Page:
A photographer built his own wildlife pond with an adjacent photo hide so he could capture beautiful photos of flora and fauna.
Stefano Ianiro began building his DIY pond at the start of 2022. He released the above video which tells the story of how transformed a patch of land into a nature photographer’s paradise.
“Eight months ago I built this wildlife pond to attract and to help out some of the local wildlife,” he explains in the video above.
After seeing the tangible benefits of a small pond he’s built previously, Ianiro set about creating a much larger one.
He dug out a four-foot deep pond and installed a liner. Ianiro built himself an adjoining “in-ground observation blind” using pallets to construct the relatively spacious photo lookout.
“I added some perches, brush piles, nest boxes, and dead-standing logs for birds and insects to use,” he says.
“I even built this small floating structure with a bunch of willow cutting in it to help absorb nutrients and clean the water.”
As spring sprung, Ianiro’s pond burst into life with insects, birds, and flowers. A pair of swallows even made their nest in one of his bird boxes equipped with a nest cam.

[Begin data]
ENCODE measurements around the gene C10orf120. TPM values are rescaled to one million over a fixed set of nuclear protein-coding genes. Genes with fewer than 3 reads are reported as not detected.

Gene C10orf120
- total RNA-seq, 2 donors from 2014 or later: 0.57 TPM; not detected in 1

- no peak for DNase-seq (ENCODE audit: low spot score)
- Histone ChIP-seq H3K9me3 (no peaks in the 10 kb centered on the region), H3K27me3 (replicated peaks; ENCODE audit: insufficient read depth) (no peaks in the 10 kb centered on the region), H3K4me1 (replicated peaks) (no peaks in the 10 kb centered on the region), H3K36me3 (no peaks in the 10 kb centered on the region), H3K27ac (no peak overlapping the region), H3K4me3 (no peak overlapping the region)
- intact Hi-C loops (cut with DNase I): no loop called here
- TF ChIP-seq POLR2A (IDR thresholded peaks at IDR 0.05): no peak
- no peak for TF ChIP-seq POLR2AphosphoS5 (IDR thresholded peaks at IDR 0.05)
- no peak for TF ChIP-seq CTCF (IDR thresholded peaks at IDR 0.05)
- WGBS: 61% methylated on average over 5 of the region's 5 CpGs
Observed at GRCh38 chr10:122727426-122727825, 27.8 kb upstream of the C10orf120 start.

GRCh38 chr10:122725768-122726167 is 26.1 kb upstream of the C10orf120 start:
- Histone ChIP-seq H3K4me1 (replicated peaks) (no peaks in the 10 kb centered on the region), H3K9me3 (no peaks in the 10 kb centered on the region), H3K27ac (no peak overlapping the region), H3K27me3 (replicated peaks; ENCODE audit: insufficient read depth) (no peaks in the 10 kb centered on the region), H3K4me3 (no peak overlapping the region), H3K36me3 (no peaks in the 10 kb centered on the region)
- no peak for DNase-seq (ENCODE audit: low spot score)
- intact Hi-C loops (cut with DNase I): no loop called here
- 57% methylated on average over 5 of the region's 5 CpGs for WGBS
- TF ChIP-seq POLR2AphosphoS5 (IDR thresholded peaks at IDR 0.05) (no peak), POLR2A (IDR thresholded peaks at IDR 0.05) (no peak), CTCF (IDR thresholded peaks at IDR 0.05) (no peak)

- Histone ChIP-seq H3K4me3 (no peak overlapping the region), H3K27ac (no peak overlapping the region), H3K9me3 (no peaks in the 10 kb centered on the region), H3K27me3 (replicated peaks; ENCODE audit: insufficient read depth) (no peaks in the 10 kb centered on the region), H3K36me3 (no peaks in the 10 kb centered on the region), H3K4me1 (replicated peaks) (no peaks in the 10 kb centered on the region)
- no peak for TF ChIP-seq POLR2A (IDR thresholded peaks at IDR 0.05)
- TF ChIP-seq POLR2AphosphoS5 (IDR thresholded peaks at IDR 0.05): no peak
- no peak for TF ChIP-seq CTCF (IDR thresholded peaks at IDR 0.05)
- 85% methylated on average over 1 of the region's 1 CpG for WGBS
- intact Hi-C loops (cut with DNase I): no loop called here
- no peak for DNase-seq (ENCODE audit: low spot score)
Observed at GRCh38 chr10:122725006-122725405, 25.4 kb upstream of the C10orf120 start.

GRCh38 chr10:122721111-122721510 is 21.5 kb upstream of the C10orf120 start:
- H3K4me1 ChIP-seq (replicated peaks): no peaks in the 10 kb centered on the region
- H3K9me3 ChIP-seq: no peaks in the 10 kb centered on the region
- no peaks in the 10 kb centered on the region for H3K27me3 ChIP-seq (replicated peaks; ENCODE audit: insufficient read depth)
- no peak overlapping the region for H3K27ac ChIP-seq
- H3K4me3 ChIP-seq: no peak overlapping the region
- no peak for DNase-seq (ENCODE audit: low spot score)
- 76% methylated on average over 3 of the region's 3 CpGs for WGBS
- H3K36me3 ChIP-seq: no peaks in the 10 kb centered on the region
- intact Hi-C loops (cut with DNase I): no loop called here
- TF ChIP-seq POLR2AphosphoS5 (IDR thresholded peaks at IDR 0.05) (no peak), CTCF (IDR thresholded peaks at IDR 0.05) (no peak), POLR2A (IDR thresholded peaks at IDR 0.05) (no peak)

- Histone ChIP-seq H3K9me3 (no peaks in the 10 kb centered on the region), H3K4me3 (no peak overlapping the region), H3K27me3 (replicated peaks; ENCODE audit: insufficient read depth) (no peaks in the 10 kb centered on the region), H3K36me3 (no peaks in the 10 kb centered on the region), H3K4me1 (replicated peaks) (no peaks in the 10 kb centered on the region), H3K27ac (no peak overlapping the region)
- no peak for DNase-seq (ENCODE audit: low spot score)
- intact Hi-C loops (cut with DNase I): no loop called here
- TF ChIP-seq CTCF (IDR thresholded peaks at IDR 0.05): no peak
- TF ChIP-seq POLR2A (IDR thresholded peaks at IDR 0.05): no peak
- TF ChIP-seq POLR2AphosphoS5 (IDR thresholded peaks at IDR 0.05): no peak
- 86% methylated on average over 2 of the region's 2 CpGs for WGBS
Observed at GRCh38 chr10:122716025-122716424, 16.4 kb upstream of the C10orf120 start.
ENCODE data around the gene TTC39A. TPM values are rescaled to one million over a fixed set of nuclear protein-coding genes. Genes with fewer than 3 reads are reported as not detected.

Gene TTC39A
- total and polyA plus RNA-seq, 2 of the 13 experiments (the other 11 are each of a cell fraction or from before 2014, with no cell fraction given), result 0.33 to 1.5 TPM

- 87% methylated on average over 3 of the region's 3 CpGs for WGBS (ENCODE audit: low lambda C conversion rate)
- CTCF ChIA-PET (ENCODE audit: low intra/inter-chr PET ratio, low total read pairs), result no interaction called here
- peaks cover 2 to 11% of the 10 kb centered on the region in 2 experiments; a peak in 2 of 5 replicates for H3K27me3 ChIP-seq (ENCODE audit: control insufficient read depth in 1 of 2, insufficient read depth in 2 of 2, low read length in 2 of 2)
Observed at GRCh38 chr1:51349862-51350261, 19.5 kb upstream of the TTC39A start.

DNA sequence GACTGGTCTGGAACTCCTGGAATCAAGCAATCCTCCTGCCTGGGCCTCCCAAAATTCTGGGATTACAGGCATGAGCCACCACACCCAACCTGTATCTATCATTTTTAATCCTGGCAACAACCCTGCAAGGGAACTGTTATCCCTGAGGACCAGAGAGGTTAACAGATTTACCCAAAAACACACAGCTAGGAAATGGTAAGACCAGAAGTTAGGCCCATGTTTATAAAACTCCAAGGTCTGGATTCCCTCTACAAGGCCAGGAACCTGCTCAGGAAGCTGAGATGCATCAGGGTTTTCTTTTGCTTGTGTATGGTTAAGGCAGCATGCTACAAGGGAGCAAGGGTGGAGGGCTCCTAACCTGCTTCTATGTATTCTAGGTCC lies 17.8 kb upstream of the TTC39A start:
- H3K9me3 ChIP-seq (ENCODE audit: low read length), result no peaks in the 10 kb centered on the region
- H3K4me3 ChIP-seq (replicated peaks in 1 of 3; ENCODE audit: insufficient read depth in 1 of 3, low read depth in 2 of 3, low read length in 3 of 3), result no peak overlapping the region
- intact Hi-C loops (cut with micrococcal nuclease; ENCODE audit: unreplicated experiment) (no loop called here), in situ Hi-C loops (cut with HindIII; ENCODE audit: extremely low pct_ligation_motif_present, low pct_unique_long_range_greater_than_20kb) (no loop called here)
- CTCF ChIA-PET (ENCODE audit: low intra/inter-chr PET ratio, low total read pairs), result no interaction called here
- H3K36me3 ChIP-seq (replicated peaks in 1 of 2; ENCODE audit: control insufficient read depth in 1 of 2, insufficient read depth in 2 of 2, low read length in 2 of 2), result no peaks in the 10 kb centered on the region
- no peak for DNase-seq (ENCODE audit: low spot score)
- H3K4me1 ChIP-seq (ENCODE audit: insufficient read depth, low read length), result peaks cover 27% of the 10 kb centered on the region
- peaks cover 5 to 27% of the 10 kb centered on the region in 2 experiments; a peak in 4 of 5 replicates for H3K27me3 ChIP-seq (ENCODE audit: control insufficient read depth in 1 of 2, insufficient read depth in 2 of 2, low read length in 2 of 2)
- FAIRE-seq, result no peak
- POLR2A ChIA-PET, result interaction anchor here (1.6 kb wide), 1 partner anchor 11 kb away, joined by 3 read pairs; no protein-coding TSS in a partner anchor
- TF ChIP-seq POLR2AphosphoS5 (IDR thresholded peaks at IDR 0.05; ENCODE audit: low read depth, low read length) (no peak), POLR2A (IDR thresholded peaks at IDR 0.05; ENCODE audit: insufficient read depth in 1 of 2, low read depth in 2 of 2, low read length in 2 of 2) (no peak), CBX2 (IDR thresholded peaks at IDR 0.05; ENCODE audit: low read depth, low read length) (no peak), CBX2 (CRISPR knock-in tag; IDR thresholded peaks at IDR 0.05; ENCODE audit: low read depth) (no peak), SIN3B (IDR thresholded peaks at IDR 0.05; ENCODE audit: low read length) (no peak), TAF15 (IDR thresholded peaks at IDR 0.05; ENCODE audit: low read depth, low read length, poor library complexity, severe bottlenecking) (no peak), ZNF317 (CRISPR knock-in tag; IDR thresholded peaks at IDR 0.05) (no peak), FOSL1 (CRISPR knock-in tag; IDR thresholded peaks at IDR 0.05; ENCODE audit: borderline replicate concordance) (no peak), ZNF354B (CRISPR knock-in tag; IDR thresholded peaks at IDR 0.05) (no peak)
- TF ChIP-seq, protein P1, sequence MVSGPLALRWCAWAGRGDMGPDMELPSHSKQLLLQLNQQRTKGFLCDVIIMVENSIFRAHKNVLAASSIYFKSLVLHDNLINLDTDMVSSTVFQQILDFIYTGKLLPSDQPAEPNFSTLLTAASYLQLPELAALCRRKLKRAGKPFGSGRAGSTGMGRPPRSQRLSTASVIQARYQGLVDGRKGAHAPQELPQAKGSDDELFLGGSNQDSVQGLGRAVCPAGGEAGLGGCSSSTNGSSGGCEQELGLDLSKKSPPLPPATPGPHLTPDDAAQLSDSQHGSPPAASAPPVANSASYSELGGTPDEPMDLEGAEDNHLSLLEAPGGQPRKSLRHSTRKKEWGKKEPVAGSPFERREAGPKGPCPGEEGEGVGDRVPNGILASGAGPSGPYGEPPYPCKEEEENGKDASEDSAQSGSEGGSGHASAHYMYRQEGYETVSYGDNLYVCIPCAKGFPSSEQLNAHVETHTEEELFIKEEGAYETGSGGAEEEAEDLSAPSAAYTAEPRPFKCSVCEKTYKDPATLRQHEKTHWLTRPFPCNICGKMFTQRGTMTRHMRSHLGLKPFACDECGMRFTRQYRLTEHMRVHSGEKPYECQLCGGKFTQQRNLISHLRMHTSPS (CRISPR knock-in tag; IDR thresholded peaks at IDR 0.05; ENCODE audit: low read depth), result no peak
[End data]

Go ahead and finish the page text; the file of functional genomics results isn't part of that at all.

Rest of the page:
Despite the swallows’ nest being raided by a squirrel, Ianiro was happy that his little nirvana was shaping up nicely.
“The more time I spent around the pond, the more this ecosystem seemed to become the healthy one I had envisioned,” he says.
More and more plant life appeared as the warmer weather, mixed with some rain, sent even more life to Ianiro’s photo pond.
Ianorio made a dust bath for birds to help them maintain good feather quality and minimize lice or feather mites.
In fact, the bird population began to boom with the pair of swallows, previously thwarted by a squirrel, raising healthy fledglings.
Autumn saw more predators move in. Ianiro suspects that raccoons had been hunting small animals in the pond and even filmed a snake swallowing a frog.
But it was another fierce predator that caught Ianiro’s eye the most.
“I kept seeing this kitten hanging around,” he says.
Ianiro and his girlfriend decided to try and adopt the kitten so started by feeding it tuna. After working hard to earn the cat’s trust, they adopted her and brought Sparrow, as she’s now known, into the house.
The wildlife photographer saw out the year capturing migrating birds passing through his property.
Reflecting on his year’s work at the pond, Ianiro says: “It was incredibly rewarding to think about all the species I was able to attract and help throughout the past eight months.
“Whether it was an animal just stopping by for a quick drink or another one completing its entire life cycle at the pond, it just goes to show how a step towards native habitats, whether big or small, can quicky have a positive impact on the local wildlife.”